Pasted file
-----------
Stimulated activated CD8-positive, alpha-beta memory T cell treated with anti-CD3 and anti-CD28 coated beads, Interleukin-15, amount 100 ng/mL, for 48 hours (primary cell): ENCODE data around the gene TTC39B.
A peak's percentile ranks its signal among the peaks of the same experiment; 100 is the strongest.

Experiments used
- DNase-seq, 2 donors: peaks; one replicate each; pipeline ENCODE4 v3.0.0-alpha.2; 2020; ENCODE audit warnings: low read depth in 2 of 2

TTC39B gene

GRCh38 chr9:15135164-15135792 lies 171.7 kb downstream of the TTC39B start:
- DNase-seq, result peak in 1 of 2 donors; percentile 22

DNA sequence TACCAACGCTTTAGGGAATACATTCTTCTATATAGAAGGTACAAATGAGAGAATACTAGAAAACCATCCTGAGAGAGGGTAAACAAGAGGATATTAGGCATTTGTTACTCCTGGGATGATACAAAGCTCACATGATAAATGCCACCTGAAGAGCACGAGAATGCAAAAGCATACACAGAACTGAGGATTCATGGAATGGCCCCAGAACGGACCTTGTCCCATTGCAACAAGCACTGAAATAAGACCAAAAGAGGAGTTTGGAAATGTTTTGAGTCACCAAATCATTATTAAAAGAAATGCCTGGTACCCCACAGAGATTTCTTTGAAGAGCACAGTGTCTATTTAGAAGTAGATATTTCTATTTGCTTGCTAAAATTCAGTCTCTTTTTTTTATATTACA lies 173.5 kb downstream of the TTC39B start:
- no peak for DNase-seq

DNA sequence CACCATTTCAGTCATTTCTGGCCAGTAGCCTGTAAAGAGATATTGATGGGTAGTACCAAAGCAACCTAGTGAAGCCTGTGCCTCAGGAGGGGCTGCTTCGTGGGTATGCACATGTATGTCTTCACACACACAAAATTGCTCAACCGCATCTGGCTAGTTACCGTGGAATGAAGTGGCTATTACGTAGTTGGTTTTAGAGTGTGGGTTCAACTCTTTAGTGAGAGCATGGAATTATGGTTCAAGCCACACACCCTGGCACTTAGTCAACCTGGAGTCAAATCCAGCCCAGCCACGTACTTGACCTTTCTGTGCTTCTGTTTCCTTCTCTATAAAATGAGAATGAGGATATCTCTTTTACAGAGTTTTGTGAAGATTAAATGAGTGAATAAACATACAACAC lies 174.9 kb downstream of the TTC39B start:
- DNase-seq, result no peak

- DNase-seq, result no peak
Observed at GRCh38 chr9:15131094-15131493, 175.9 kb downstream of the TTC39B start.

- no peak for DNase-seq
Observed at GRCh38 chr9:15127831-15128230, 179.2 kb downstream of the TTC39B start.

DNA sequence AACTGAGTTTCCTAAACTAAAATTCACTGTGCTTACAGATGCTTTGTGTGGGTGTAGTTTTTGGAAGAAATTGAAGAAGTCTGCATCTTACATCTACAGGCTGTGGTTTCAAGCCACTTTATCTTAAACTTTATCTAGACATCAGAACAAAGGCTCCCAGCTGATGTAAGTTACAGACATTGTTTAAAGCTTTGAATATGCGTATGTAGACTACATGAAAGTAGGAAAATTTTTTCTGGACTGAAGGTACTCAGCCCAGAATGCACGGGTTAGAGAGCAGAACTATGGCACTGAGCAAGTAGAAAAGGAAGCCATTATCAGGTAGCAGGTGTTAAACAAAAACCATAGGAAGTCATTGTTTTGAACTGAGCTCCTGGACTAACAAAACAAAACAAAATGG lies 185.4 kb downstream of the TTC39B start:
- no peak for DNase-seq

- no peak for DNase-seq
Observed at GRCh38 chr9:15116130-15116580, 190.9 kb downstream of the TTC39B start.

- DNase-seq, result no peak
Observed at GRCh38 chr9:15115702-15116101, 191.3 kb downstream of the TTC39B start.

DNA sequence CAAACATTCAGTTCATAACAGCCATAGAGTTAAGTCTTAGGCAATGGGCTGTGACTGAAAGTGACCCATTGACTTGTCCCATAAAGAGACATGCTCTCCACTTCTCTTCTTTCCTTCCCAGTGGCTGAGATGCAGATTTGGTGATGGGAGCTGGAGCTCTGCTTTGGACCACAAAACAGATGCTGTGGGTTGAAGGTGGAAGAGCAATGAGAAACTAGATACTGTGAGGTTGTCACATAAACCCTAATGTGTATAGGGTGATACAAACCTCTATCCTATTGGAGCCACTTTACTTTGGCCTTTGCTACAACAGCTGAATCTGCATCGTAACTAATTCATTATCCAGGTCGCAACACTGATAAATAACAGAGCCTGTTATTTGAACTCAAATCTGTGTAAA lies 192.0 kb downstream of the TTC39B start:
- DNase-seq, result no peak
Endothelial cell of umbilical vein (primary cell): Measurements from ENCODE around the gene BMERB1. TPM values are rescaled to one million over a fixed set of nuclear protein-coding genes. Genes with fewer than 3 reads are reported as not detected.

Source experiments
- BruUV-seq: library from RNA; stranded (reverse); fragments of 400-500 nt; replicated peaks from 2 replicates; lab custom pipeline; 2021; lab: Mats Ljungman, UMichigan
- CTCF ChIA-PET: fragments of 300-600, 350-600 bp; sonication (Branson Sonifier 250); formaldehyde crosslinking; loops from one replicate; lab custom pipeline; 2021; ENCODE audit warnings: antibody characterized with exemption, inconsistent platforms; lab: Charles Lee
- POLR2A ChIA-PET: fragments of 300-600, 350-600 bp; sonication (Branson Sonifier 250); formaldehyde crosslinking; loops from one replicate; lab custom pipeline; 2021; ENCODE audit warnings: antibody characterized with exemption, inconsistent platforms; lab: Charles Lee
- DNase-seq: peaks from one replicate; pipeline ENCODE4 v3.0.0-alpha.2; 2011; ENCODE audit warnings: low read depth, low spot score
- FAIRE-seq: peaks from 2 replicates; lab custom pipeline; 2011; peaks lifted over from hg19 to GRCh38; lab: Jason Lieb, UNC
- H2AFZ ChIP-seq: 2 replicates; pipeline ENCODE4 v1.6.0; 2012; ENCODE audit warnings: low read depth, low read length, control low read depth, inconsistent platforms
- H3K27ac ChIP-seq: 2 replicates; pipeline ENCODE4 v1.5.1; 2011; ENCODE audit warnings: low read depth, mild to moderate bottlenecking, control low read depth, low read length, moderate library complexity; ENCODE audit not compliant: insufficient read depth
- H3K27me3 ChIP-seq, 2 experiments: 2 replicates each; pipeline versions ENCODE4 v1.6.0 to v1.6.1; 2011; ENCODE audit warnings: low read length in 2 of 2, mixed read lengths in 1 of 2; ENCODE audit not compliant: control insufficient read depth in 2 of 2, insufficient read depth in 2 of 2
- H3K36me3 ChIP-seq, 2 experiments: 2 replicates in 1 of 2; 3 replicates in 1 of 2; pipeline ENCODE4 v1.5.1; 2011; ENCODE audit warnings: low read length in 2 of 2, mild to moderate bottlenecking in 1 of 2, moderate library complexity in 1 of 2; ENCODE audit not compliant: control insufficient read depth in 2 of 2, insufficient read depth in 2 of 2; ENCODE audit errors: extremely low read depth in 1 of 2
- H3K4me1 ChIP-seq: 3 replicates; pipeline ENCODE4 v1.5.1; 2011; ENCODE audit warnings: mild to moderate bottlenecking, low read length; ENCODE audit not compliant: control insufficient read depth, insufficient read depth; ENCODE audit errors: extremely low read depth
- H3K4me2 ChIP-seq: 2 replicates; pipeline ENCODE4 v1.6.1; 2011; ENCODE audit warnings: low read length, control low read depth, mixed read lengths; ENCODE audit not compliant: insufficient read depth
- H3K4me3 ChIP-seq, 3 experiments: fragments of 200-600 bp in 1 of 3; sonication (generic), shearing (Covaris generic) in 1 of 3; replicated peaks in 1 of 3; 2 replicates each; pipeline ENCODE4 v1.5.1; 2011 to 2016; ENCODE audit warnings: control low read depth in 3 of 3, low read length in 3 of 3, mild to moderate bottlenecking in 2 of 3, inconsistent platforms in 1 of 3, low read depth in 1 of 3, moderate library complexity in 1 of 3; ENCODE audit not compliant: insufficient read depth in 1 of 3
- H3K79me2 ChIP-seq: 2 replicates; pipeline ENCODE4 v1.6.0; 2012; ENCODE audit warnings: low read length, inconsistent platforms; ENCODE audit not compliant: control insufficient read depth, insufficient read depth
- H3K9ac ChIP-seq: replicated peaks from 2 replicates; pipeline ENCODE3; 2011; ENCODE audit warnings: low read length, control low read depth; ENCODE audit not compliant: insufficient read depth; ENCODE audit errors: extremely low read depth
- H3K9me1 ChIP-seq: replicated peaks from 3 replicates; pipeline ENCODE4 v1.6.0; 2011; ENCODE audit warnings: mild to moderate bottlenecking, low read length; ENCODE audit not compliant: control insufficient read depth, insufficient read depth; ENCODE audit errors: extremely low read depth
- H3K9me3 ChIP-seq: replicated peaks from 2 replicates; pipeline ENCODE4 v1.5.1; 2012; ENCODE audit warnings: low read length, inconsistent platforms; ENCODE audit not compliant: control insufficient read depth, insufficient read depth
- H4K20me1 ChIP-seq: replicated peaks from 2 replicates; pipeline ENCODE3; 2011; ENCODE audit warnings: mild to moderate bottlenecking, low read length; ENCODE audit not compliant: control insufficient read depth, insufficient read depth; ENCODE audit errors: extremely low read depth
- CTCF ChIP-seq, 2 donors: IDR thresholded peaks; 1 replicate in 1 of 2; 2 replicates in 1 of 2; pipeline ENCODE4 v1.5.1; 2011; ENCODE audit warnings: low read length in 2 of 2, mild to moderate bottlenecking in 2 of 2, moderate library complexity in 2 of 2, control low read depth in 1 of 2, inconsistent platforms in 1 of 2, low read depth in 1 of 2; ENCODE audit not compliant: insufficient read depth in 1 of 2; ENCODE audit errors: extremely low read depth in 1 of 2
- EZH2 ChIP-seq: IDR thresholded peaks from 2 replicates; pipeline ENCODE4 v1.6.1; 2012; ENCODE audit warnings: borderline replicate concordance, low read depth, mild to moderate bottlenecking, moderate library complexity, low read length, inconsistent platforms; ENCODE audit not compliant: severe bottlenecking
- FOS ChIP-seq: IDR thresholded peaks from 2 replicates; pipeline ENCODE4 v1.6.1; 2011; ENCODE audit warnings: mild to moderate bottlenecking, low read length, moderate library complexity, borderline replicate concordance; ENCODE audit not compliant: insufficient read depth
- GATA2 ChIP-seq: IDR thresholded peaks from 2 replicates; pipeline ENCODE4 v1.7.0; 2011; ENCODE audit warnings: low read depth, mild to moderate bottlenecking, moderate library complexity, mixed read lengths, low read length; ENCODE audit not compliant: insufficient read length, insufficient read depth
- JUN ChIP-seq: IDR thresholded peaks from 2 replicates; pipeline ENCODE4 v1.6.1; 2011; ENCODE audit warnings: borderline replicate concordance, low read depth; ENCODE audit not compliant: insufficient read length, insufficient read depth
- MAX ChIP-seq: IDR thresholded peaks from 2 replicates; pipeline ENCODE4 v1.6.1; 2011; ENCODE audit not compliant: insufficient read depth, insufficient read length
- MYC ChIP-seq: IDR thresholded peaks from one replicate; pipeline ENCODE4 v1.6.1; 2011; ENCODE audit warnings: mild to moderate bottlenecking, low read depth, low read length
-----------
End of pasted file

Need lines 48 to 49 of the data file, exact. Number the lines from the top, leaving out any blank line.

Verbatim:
- MAX ChIP-seq: IDR thresholded peaks from 2 replicates; pipeline ENCODE4 v1.6.1; 2011; ENCODE audit not compliant: insufficient read depth, insufficient read length
- MYC ChIP-seq: IDR thresholded peaks from one replicate; pipeline ENCODE4 v1.6.1; 2011; ENCODE audit warnings: mild to moderate bottlenecking, low read depth, low read length